While I am happy to be there for
Jackie when she needs me, the
volume of doctor visits and tasks that
inevitably ends up on my plate can be
overwhelming at times.
Over the years, I’ve found these
techniques have helped me manage
my caregiving responsibilities:
Stay informed. Cancer treatments
and approaches continue to evolve.
In addition to reading materials and
online resources recommended by
your loved one’s doctor, seek out
information about treatments and
clinical trials on reputable websites
published by patient advocacy groups
and government agencies.
Be open to new technologies.
todoist.com) are apps that
allow you to create and share to-do
lists to stay organized and plan for
the days ahead. Because I set remind-
ers, I never miss an appointment or
forget to go to the pharmacy. Jackie
and I also use the cancer center’s
patient portal to keep track of test
results, schedule appointments,
request refills and connect with her
health care team.
Accept your new normal. Your
loved one has likely had to accept
that living with cancer won’t ever
be about getting back to normal;
it’s about learning what’s normal
now. You also need to adapt to your
new normal as a caregiver. For me,
that’s meant working on letting go of
certain expectations. I enjoy hiking
and kayaking, activities that are too
physically straining for Jackie, so I do
them solo or with friends.
Set personal health goals. I’m
hyperfocused on my partner’s health,
but not nearly enough on my own.
This year, I’ve made it a priority to
take better care of myself. I’ve set
goals to establish a good sleep routine,
find time to be physically active most
days of the week and make sure I don’t
let my own medical care slip.
Know your limits. Important
advice for any caregiver, but especially those caregiving for a long time,
is to give what you can, when you
can. For me, that means saying no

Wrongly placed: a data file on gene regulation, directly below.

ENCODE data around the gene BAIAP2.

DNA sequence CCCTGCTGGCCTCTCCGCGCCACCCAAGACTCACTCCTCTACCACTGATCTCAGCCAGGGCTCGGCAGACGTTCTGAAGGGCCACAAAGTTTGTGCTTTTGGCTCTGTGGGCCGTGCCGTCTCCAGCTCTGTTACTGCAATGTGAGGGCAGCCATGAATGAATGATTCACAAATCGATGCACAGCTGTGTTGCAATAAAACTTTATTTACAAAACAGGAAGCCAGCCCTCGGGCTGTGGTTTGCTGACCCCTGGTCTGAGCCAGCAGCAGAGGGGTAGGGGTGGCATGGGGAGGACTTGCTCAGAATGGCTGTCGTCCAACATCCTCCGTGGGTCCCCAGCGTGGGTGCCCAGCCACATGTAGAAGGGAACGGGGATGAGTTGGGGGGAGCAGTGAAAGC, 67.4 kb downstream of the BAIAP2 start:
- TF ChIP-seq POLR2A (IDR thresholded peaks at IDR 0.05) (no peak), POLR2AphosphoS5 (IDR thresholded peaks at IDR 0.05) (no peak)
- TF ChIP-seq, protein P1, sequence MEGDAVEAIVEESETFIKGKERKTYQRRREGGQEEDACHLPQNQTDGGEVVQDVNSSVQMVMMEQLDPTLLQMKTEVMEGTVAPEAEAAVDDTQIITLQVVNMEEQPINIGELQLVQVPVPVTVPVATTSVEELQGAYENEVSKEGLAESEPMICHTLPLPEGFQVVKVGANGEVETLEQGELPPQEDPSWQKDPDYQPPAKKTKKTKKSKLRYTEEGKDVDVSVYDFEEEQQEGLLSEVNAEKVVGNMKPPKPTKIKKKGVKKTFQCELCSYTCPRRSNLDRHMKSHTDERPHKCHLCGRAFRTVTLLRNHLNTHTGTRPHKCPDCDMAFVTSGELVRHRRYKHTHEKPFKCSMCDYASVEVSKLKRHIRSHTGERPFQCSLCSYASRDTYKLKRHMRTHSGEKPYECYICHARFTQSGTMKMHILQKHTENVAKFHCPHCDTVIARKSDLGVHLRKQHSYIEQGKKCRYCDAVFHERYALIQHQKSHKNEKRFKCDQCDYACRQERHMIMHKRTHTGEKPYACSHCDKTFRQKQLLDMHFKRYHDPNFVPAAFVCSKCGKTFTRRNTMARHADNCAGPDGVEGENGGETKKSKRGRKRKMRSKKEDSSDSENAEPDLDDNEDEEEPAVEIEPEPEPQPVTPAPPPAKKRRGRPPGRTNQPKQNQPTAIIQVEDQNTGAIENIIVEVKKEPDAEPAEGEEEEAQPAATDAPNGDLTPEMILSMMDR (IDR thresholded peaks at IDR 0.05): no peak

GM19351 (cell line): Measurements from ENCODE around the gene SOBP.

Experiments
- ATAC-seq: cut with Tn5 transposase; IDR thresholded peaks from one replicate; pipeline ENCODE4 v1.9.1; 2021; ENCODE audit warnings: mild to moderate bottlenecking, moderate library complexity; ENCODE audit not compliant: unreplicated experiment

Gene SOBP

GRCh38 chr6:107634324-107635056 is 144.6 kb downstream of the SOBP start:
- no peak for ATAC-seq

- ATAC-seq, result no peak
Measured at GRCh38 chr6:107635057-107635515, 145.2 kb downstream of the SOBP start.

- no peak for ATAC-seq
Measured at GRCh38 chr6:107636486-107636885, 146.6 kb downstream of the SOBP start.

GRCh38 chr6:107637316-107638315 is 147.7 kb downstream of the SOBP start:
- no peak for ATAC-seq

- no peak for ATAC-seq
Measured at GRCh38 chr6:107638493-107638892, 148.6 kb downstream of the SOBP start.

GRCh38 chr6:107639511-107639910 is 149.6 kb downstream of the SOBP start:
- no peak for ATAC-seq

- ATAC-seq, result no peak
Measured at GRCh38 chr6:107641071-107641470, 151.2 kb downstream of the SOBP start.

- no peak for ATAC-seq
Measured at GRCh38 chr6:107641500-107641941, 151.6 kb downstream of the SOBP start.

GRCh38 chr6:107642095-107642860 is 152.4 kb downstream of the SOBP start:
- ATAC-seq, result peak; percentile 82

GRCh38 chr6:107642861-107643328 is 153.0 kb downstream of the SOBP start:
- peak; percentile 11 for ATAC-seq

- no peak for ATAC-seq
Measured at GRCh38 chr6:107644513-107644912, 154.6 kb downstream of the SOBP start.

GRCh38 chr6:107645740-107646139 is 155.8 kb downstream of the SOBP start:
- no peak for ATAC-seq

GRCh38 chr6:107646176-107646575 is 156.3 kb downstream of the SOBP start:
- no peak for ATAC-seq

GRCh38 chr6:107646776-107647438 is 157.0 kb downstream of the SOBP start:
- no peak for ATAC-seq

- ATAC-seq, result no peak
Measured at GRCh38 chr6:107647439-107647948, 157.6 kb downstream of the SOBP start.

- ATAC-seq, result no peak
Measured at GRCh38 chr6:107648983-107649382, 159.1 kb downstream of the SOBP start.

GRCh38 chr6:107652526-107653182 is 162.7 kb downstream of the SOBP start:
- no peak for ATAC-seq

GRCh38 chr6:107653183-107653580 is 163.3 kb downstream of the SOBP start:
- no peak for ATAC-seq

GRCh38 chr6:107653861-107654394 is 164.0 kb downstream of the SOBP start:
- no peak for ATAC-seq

sometimes and making time to relax
and recharge. You’ll find it takes far
longer to reach your limits when you
set aside time for yourself.
Be flexible. Your caregiver role
may change over time. Your loved one
will need you at certain times more
than others. Unfortunately, these
moments are not always predictable.
Plan for what you can ahead of time.
For example, learn about expected
side effects of new treatments or who
you will call if you need help.
Know that your best is enough.
The reality is that it’s hard—and
sometimes feels impossible—to
juggle family, work and personal
responsibilities while still being the
caregiver you want to be. Don’t beat
yourself up when you can’t meet your
own expectations. You still have
tomorrow to try again.
AIMEE SWARTZ is a writer based in
CAREGIVING WITH CONFIDENCE | AIMEE SWARTZ
PHO TO COUR TES Y OF AIMEE S WAR TZ
IN FOR THE
When cancer becomes a chronic condition, caregiving requires adjusting to a new normal.
Thanks to new treatments, more people are living longer with cancer than ever before. In fact, some patients may be able to manage their disease as a
chronic condition even though the cancer will never go away.
For example, my partner, Jackie, has been taking various
treatments to help control her multiple myeloma for 13 years.